El y Ella

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El y Ella is a short story written by Miguel Mihura about the first people: Adam and Eve. Providing a new twist to the common creation myth from The Book of Genesis, the author writes a parody incorporating new characters and a new ending. Titled El amigo de El y Ella, this new version begins with Adam and Eve angry and upset because they are not alone in the garden, there is another man accompanying them in Paradise, Don Jeronimo. This unexpected guest is described as wearing pajamas and having a thick mustache. Though the title directly translates to The Friend of Him and Her, Don Jeronimo is perceived as being a nuisance to both Adam and Eve until he swoons Eve and later marries her. In every culture there is some sort of degree with which people agree to describe the reality of the world.


Upset and angry by the fact that they are not alone in Paradise, Adam and Eve are accompanied by another man with a big mustache wearing pajamas. Every day this man, Don Jeronimo, greets the two of them very cordially and attempts to befriend them. Even though Don Jeronimo's intentions are solely to become friends with Adam and Eve, they cannot help but feel angry because the Paradise was only meant for the two of them. Don Jeronimo owns a hotel and has cows which he tends to, all of which irritate Adam and Eve more. One day, Don Jeronimo asks them whether there are others living in Paradise and they respond by saying no and that they are the first people. He congratulates them and invites Adam and Eve to dinner. The reunion between the three of them did not seem right, the picture was not meant to be painted with the three of them but rather only Adam and Eve and the serpent. To Adam and Eve, Paradise was ruined; the gentleman with the mustache had spoiled their plans. However, as Adam and Eve began to spend more time with Don Jeronimo, little by little they began to like him and become entertained by his jokes. They saw that he was a kind generous man and so the three of them were delighted to be in each other's company. Don Jeronimo asked Adam and Eve if they were married. Not knowing how to answer and unaware of what that meant, they responded by saying no. Don Jeronimo followed up by asking whether they were brother and sister, Adam and Eve answered saying yes, they were brother and sister. A thought then came into Don Jeronimo's mind. He began to tell more jokes to Eve to impress her and even gave her some of his cows. He told her he loved her and the two of them married. They had children whom as they grew created more noise and chaos in Paradise. Even though Adam respected Don Jeronimo, he and the serpent began to feel anger as they realized Paradise would never be what it was. There was nothing more to say or do, change was inevitable.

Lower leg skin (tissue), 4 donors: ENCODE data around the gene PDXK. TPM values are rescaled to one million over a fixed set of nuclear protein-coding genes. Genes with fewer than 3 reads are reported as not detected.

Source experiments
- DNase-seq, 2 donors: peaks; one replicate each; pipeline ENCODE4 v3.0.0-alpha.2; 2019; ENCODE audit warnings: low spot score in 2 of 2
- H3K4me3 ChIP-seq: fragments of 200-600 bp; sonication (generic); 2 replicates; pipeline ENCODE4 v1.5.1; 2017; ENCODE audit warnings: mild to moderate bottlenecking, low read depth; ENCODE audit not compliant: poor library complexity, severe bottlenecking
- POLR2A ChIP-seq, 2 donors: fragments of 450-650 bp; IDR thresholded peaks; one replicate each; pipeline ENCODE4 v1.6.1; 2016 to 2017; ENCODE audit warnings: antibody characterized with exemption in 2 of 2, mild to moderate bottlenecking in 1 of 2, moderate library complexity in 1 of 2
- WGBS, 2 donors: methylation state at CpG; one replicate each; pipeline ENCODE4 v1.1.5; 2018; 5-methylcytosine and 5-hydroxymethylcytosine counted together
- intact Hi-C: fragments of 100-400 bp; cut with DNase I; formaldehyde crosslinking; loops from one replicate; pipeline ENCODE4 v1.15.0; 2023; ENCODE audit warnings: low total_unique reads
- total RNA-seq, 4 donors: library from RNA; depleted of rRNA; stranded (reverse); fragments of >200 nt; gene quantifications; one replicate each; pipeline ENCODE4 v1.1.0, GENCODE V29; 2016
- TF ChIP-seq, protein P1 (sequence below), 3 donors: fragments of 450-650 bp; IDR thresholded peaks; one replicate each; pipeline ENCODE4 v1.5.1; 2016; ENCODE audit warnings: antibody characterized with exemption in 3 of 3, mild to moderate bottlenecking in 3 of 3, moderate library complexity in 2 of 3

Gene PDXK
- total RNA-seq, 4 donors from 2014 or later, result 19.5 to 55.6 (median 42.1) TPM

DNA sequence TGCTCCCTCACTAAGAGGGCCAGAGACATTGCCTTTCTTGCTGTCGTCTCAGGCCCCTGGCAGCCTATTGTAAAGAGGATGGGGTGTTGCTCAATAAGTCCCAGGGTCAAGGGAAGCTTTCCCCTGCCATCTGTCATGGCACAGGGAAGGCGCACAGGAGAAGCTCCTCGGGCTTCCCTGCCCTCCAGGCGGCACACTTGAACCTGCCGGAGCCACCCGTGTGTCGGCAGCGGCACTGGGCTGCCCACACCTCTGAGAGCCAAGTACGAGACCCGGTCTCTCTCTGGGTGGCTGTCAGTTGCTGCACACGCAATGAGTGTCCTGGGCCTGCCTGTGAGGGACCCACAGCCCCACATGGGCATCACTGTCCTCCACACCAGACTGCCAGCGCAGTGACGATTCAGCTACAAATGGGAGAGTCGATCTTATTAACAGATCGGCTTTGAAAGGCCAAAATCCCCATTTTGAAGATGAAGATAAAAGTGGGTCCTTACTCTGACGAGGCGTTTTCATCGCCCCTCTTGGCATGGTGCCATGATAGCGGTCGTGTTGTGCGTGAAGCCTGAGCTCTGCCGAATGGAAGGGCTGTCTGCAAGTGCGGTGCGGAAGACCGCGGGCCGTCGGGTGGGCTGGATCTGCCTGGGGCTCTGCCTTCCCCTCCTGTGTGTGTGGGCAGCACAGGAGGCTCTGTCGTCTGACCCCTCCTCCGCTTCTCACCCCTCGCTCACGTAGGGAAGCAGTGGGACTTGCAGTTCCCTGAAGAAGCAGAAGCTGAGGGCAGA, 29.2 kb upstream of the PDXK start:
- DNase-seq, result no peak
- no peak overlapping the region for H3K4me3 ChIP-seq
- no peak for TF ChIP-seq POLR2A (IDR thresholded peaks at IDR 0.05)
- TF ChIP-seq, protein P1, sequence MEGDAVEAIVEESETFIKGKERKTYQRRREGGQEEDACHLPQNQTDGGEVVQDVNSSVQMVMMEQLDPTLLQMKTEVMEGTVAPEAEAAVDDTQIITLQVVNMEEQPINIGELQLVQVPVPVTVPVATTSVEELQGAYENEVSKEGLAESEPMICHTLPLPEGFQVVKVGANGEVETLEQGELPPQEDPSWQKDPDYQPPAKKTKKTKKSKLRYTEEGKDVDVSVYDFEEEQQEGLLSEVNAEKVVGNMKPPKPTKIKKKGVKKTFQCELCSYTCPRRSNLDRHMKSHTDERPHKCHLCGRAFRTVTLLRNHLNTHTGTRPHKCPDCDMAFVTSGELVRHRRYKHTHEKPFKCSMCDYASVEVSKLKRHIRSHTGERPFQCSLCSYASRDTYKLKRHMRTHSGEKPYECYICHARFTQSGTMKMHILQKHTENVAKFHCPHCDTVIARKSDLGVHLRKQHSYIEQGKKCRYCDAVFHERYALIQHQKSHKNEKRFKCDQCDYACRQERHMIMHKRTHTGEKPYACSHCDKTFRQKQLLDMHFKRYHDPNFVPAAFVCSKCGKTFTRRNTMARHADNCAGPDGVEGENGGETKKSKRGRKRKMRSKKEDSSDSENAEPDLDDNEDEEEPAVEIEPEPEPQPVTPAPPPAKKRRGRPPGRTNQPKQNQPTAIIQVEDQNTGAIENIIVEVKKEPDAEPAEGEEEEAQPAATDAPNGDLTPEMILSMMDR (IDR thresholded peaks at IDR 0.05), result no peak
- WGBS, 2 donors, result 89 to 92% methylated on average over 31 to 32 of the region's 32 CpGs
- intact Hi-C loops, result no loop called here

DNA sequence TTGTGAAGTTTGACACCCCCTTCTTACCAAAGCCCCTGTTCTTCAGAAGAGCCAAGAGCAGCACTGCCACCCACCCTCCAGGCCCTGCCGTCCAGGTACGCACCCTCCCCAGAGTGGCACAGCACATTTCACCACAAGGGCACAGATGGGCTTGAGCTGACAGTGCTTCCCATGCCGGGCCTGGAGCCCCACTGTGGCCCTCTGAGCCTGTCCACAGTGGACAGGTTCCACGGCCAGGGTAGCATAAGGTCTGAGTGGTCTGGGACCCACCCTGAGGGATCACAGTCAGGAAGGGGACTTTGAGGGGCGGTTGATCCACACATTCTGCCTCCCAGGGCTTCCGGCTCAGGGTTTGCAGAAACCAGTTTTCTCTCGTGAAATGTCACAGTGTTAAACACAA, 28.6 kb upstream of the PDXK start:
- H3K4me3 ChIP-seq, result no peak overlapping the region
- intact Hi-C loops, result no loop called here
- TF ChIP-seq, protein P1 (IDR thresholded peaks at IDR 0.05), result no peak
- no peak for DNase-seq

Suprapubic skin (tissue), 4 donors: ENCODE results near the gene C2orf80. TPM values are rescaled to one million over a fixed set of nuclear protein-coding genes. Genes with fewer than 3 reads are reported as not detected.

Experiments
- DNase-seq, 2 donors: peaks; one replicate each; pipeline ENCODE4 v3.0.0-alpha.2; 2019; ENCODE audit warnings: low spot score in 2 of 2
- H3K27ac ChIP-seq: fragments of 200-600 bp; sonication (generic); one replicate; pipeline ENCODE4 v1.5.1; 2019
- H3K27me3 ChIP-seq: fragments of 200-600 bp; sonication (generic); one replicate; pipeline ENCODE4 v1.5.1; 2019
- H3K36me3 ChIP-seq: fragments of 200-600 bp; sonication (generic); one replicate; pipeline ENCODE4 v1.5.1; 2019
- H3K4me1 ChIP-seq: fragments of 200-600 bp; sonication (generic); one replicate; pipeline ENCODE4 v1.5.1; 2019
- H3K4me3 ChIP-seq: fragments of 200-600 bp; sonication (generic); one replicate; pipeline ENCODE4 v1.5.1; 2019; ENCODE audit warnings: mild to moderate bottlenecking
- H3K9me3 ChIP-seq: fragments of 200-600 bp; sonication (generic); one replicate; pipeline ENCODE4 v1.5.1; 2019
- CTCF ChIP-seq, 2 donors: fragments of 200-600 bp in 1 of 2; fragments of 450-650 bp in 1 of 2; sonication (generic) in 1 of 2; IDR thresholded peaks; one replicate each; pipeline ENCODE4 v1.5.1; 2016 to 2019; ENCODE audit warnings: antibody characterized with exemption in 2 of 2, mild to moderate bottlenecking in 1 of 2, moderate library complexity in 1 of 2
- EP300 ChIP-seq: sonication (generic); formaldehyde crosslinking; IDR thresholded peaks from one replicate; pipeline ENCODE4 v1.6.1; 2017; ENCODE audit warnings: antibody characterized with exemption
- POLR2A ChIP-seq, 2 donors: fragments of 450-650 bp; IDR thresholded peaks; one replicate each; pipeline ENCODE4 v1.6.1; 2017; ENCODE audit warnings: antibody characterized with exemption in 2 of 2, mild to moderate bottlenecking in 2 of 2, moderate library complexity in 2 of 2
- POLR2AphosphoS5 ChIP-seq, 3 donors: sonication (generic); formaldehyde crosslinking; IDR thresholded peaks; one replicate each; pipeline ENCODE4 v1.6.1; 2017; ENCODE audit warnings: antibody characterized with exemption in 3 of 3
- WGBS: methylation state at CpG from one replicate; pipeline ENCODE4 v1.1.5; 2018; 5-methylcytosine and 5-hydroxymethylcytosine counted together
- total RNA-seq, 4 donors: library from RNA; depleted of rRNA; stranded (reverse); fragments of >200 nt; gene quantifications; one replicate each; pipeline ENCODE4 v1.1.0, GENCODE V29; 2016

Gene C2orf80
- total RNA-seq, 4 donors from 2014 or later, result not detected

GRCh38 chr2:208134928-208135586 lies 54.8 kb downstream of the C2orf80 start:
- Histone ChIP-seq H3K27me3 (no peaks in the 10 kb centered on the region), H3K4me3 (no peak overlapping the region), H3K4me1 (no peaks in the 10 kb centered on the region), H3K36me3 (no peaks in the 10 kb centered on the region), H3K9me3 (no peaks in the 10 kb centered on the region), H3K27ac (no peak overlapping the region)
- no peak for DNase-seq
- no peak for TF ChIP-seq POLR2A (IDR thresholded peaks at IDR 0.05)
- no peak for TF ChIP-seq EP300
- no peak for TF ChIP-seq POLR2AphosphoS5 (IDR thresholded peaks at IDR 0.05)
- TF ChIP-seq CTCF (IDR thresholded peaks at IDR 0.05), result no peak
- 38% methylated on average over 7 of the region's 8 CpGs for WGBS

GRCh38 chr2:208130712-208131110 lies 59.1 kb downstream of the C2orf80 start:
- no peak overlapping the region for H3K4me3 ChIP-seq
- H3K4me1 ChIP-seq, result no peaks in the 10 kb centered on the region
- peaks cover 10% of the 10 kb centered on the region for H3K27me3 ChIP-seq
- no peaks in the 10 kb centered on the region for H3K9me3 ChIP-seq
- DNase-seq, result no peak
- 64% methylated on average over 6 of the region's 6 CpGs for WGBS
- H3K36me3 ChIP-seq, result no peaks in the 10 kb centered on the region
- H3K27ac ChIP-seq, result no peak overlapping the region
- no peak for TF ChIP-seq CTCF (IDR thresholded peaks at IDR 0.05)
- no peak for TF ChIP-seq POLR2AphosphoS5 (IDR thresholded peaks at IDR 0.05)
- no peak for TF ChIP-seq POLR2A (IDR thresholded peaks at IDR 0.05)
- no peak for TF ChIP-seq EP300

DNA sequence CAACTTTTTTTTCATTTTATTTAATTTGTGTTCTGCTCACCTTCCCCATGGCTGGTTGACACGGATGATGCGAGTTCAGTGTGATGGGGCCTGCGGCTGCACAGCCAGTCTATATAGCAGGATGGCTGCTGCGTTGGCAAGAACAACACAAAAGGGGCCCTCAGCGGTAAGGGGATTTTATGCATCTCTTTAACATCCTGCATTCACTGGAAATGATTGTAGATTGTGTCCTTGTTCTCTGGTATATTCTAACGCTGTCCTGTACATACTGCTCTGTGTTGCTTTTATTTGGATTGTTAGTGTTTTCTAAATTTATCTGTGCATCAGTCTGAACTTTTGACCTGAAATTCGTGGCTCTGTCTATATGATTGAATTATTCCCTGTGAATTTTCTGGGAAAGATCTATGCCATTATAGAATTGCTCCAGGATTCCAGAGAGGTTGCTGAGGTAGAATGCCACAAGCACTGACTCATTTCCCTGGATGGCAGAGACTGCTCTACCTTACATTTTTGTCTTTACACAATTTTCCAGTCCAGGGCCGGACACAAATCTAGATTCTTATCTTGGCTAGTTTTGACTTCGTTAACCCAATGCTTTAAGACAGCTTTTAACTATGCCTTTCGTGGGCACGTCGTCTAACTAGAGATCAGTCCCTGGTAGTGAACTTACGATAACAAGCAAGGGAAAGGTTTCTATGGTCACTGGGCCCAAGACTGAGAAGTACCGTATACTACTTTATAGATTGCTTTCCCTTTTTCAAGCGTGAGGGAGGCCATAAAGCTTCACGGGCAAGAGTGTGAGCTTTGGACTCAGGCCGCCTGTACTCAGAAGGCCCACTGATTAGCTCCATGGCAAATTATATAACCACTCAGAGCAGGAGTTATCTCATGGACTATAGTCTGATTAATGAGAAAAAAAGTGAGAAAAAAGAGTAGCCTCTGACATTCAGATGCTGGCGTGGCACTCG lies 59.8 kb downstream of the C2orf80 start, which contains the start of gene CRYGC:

History and analysis[edit]

The author presents the audience with a humorous version of the creation myth from The Book of Genesis, Adam and Eve. Miguel Mihura is a playwright; from a young age he loved theater and could imagine a different life through his pieces. He is considered one of the best comics of Spanish theater from the 20th century because he learned to balance comical and absurd language. His story El Amigo de El y Ella was published in 1942. He wrote this story during the postwar era; his story helped improve morale of the Spanish people. Along with this piece, Mihura's other works usually incorporate a strange character that adds a twist to the story.


  • Miguel Mihura's version of Adam and Eve focuses on the theme that sometimes there are certain plans that unexpectedly change and we cannot do anything about it. Though Adam and Eve did not plan to have a guest accompany them in the garden, there was nothing they could do to change it. Don Jeronimo was there to stay and even though he married Eve and their children created more chaos in Paradise, there was nothing more to do. Change was inevitable and the others must adjust accordingly.


  • Pfaff, Raquel H, and Angela Labarca. Convocación De Palabras: Lectura Y Redacción. Boston, Mass: Thomson Heinle, 2006. Print.

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